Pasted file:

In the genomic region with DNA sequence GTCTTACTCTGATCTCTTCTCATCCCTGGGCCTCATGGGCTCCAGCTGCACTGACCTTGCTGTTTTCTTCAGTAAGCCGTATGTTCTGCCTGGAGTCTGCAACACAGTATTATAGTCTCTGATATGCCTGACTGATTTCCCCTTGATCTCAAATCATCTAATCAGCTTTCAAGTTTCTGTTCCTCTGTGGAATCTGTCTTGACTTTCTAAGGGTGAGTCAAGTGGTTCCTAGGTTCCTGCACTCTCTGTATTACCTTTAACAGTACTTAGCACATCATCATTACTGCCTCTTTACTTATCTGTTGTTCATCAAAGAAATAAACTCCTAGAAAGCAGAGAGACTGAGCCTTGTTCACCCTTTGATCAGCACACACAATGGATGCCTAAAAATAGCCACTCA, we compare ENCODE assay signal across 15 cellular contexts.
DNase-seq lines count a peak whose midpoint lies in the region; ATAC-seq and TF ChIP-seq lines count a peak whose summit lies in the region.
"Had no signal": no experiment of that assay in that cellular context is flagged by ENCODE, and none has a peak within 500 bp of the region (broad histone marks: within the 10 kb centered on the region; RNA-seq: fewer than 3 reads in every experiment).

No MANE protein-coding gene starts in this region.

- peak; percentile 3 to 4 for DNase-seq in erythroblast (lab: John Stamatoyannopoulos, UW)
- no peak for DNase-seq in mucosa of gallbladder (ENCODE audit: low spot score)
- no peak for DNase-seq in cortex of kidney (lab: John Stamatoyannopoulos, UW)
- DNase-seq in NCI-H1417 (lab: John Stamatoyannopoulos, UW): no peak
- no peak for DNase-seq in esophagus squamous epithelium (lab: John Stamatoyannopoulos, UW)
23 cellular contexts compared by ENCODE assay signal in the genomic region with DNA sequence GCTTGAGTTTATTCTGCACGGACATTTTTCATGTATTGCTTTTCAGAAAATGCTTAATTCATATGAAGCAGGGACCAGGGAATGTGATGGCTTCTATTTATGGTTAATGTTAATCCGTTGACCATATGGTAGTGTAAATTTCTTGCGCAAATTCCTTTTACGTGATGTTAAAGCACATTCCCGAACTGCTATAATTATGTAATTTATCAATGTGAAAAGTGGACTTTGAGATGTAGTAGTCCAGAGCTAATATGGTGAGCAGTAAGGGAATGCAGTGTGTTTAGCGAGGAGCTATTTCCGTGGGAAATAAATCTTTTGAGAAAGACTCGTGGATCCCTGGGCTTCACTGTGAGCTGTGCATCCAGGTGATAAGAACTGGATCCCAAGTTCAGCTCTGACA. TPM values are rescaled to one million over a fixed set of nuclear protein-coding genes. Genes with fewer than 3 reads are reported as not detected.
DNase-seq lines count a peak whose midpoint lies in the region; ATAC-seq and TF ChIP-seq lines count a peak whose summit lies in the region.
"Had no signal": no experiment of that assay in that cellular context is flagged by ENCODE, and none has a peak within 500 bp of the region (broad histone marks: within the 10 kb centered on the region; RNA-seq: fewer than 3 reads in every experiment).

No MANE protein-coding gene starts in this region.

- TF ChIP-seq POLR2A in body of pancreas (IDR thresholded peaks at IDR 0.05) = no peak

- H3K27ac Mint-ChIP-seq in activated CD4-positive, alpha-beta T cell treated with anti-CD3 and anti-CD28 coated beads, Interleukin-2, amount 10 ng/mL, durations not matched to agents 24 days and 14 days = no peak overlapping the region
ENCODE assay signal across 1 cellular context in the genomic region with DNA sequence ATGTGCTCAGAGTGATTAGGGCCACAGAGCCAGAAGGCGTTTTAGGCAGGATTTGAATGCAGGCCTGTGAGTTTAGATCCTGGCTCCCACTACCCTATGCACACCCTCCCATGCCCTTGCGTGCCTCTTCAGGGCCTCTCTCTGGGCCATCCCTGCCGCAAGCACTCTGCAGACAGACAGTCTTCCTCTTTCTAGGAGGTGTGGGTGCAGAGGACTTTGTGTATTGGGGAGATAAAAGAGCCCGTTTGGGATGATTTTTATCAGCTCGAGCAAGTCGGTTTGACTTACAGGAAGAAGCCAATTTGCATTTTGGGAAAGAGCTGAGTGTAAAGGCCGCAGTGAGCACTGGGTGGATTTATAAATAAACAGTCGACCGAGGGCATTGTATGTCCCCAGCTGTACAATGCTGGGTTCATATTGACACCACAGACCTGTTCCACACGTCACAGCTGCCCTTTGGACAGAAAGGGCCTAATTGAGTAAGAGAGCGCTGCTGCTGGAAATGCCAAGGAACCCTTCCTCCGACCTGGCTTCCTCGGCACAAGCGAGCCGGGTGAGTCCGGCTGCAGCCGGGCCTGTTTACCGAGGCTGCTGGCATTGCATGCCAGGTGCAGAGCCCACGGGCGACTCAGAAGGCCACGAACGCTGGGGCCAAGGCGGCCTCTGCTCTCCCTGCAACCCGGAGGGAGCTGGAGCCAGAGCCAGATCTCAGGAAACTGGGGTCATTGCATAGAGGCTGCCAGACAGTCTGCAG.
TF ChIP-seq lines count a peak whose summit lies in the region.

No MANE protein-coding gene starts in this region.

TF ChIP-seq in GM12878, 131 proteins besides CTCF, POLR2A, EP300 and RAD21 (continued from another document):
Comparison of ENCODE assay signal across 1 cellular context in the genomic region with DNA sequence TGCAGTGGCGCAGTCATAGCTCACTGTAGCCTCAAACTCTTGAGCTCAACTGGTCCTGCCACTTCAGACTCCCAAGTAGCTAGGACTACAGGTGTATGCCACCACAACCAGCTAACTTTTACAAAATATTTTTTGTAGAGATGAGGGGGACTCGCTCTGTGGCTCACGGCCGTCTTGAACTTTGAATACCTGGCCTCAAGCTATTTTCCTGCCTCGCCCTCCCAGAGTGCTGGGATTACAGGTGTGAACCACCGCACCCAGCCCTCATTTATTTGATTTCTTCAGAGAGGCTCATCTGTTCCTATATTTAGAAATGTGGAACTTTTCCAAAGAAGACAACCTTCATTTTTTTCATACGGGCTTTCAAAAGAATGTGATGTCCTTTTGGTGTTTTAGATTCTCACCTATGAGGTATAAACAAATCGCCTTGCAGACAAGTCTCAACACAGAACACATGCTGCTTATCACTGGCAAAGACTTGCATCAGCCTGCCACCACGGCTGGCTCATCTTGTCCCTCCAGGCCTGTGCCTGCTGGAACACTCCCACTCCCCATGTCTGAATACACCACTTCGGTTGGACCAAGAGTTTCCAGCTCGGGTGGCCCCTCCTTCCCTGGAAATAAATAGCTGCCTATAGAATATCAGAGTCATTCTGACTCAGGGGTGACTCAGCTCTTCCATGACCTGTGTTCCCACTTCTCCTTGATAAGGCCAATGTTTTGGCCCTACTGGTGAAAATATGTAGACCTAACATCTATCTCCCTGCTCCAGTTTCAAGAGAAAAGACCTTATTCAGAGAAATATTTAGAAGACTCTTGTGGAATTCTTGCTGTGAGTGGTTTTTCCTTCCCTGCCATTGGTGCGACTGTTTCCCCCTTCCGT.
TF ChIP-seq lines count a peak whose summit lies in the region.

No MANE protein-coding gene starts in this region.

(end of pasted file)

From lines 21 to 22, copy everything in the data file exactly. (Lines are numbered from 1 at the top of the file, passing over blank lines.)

TF ChIP-seq lines count a peak whose summit lies in the region.

No MANE protein-coding gene starts in this region.